Now it is clear from the clauses of the DEC that the Universities are governed by their own acts and statutes regarding the Jurisdiction and opening of study centers.

In the present era when the world has changed into a global village, it is important that our young generation must not get deprived of the higher education and the benefits thereof. The access to knowledge and skills by all masses of society regardless of location, gender, age or race is important. Education and training must be all inclusive and reflect the vastly diversified current economic situation and various fields of human power needs. At the heart of the campaign for education for all is the Millennium Development Goal. In the global education climate increasingly divided between the “haves” and “have nots,” collaboration is needed to foster universally beneficial development. World leaders, meeting at the United Nations in 2000, set eight MDGs that aim to transform the condition of humankind in the 21st century.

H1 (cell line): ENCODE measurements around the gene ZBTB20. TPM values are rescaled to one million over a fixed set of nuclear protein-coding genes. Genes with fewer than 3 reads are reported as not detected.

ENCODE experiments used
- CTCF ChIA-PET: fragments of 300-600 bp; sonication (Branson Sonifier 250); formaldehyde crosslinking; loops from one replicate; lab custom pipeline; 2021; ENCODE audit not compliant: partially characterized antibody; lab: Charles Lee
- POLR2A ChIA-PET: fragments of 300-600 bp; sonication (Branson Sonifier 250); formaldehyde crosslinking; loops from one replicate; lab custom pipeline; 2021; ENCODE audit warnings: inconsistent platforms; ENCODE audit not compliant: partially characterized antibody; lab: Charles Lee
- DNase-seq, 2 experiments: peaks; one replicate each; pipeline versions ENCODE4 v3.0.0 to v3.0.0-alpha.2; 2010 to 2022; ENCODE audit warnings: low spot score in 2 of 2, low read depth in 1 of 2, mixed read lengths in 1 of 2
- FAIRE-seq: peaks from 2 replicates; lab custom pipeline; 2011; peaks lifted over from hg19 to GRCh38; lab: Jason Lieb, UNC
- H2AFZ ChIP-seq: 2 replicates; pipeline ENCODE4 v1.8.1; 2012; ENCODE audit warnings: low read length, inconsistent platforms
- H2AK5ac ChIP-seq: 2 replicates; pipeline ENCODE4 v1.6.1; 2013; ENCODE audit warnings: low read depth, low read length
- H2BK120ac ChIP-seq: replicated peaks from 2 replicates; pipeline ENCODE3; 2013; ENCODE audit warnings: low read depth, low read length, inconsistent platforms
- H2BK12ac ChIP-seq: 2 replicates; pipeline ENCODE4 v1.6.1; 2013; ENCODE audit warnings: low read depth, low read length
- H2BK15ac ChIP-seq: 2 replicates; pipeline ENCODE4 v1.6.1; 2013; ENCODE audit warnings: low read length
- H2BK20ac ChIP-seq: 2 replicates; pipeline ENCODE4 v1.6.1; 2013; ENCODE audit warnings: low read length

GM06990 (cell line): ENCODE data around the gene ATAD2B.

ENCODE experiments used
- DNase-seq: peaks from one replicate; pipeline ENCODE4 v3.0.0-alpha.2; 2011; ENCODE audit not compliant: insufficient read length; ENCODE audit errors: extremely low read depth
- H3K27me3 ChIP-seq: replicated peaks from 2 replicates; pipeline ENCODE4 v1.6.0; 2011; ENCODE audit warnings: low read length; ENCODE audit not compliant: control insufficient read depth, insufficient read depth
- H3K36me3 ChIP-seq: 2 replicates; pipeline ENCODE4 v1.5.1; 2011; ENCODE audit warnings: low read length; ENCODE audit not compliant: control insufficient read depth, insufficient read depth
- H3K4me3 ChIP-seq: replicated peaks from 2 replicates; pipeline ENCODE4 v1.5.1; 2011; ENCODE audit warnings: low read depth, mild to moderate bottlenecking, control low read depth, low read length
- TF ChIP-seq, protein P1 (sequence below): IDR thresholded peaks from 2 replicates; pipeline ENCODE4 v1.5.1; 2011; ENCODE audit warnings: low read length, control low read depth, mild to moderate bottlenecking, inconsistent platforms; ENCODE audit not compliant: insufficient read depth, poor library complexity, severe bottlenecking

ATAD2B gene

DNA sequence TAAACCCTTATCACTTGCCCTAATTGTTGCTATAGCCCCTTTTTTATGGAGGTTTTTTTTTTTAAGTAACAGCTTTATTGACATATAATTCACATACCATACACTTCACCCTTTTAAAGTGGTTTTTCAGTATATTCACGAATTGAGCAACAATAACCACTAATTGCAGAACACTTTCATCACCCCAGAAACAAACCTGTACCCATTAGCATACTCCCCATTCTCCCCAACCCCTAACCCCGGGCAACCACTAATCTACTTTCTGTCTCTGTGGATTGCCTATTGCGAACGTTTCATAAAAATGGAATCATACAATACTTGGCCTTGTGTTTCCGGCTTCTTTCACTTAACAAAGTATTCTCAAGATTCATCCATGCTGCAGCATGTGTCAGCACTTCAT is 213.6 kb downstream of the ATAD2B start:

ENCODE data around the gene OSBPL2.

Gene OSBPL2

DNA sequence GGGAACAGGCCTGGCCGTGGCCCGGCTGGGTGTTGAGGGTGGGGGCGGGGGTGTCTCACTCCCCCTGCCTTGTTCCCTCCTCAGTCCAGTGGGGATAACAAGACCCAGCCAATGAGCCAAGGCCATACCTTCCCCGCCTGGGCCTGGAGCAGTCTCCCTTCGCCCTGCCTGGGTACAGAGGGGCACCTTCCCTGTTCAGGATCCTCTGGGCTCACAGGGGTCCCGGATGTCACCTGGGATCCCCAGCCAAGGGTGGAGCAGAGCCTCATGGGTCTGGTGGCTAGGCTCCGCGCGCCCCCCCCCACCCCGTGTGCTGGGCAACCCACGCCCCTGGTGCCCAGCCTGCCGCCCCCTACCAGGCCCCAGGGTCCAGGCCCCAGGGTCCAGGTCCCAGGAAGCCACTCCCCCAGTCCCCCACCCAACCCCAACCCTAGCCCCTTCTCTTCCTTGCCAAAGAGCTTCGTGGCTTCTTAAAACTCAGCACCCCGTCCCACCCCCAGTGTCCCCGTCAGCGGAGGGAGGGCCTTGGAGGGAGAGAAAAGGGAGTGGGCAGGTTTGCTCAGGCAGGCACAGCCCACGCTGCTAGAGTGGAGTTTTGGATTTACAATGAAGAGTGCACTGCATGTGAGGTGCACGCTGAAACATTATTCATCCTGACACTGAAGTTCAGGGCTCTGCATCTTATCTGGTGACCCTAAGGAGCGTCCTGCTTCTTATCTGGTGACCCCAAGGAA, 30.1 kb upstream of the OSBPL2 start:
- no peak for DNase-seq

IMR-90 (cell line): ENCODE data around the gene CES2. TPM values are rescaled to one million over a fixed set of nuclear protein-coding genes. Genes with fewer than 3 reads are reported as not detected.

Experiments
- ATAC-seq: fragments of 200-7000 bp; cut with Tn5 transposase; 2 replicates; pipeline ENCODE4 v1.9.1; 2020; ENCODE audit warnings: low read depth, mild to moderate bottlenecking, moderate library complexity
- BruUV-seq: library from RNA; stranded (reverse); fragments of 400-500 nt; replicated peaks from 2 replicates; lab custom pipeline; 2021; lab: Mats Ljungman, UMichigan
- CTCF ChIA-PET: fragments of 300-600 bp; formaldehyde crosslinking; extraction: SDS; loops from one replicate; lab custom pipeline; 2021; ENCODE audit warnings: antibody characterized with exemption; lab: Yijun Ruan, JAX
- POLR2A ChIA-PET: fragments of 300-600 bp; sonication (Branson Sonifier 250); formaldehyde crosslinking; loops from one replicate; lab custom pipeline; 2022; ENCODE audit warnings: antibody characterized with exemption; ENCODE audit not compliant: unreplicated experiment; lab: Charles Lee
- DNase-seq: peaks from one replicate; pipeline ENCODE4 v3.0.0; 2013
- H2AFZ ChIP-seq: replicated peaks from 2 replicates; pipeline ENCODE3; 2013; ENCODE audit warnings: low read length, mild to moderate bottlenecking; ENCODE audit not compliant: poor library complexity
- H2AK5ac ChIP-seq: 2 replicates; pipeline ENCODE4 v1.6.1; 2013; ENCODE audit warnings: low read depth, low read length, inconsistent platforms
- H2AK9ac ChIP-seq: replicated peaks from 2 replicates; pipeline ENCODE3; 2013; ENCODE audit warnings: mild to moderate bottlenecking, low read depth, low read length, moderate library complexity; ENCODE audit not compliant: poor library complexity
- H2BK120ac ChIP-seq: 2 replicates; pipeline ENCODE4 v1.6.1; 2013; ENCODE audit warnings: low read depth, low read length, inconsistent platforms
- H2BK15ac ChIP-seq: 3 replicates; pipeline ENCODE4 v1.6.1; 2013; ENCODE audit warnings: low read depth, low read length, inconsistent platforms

That is where Open and Distance Education (ODL) comes into picture, the need for continual skills for upgrading and retaining and mind blowing advancements in the field of technology have made it possible for a number of learners to explore and be taught at a distance. As per the recommendations in the parliamentary standing committee’s 172nd report on human resource development, for a vast country like India where accessibility to higher education is quite low, Open and distance learning has the vast potential for taking higher education to more and more people irrespective of different barriers. This system not only caters to in-service people but also to unreached masses of the society. As per the 11th five year plan, out of the total enrolment of learners in higher education, 7 million learners are enrolled with Open and Distance education. By 2017, this count is estimated to reach 16 million. A sum of Rs 8,116 crore has been assigned by the government of India to promote distance education throughout the country. The open and distance learning (ODL) system has emerged as a vibrant and dynamic component of higher education infrastructure in India. It provides access to quality education to about 25% of the total population of learners in the higher education sector.

This mode of education provides a huge opportunity for thousands of knowledge seekers. We must be aware of the benefit it means for us.

1 comment:

Anonymous said...